Additionally, Datamark’s Lead Confidence Toolkit incorporates strict compliance monitoring and management. Datamark has partnered with PerformMatch™ to provide real-time technology that crawls the Internet to detect potential regulatory violations, and then Datamark’s Compliance Team works directly with lead vendors to resolve any issues.

Datamark’s bundled solution helps schools improve the quality of their CPL media buys and gives them peace of mind that they are spending their media mix budget appropriately. For more information on how the Lead Confidence Toolkit can produce the highest quality interactive media mix and meet compliance standards, please read Introducing Our New Lead Confidence Toolkit.

About Datamark
Since 1987, Datamark ( has delivered innovative, data-driven marketing exclusively to higher education. The company provides marketing advisory research services, full-service lead generation and management, and conversion marketing solutions designed to reach, engage and motivate prospective students. Focusing on performance and visibility into the student enrollment cycle, Datamark helps schools drive higher return on their marketing investment.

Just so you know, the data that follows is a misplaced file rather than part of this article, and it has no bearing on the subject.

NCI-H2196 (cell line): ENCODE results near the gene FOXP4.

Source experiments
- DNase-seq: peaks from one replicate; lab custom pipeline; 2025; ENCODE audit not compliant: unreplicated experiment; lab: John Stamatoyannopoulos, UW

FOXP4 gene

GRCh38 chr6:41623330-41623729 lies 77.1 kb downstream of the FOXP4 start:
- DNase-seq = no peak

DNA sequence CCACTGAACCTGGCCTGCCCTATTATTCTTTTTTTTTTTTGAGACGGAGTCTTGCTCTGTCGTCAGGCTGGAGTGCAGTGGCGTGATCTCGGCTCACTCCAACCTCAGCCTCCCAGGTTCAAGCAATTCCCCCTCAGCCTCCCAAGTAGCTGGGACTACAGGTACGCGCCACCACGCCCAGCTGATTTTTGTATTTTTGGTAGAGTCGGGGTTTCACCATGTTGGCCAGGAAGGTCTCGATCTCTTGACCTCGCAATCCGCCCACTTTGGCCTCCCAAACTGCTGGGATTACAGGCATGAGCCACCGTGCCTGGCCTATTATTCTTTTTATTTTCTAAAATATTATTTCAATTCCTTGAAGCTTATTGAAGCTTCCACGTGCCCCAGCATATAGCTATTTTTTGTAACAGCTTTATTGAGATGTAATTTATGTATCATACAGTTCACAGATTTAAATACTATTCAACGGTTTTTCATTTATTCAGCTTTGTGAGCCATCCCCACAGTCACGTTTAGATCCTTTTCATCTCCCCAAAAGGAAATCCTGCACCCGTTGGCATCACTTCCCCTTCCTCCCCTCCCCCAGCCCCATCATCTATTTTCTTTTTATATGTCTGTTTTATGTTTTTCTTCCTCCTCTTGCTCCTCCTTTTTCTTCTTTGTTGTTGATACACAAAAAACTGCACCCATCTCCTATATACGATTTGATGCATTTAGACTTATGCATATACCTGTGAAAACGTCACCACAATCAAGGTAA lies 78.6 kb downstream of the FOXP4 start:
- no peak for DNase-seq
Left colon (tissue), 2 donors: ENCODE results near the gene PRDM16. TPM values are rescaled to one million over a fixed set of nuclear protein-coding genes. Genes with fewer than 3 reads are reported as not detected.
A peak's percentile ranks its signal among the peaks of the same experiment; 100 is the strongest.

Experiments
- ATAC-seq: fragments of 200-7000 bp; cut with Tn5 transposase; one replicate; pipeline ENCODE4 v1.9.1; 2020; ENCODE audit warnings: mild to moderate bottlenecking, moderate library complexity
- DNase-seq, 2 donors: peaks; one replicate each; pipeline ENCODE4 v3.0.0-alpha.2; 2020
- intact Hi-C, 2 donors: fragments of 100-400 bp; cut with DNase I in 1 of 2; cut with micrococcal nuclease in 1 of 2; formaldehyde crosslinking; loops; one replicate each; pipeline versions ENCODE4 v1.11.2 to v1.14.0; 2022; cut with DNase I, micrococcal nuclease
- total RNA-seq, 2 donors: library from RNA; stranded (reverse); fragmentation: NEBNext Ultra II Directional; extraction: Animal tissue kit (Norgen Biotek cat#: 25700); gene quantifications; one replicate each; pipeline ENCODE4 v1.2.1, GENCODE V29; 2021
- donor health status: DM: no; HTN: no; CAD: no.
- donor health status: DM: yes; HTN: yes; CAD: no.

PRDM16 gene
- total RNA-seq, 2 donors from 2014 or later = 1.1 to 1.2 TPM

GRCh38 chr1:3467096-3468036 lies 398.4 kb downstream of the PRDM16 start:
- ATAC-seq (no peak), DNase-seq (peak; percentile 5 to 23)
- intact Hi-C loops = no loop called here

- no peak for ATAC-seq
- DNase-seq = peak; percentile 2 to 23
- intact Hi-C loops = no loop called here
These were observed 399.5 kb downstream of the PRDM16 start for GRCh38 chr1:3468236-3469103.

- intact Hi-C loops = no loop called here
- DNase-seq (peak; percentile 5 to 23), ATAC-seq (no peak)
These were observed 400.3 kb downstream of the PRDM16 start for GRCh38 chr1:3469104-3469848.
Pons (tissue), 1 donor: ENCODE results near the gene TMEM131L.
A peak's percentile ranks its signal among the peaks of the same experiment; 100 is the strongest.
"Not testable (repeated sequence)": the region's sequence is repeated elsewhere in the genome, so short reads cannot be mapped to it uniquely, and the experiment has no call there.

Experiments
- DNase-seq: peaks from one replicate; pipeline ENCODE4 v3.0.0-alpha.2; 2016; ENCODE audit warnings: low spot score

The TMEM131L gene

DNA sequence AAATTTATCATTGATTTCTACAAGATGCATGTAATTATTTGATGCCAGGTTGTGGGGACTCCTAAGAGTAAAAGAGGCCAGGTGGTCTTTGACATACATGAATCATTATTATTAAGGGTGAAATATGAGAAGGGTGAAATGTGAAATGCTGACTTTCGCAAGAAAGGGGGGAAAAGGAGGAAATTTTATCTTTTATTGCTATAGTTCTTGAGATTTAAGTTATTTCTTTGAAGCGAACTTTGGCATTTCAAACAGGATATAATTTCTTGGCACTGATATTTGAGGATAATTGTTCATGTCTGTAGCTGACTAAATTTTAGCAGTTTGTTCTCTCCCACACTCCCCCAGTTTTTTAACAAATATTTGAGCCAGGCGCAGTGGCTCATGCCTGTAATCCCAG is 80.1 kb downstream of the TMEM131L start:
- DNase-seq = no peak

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Graduway, the start-up company that is revolutionizing alumni networking, announced it is entering into a strategic relationship with LinkedIn, the world’s largest professional network on the Internet.

Graduway, which launched last month, already powers alumni networking platforms across 14 countries and recently closed a round of seed funding through BTG Pactual, Gigi Levy and RSL Ventures.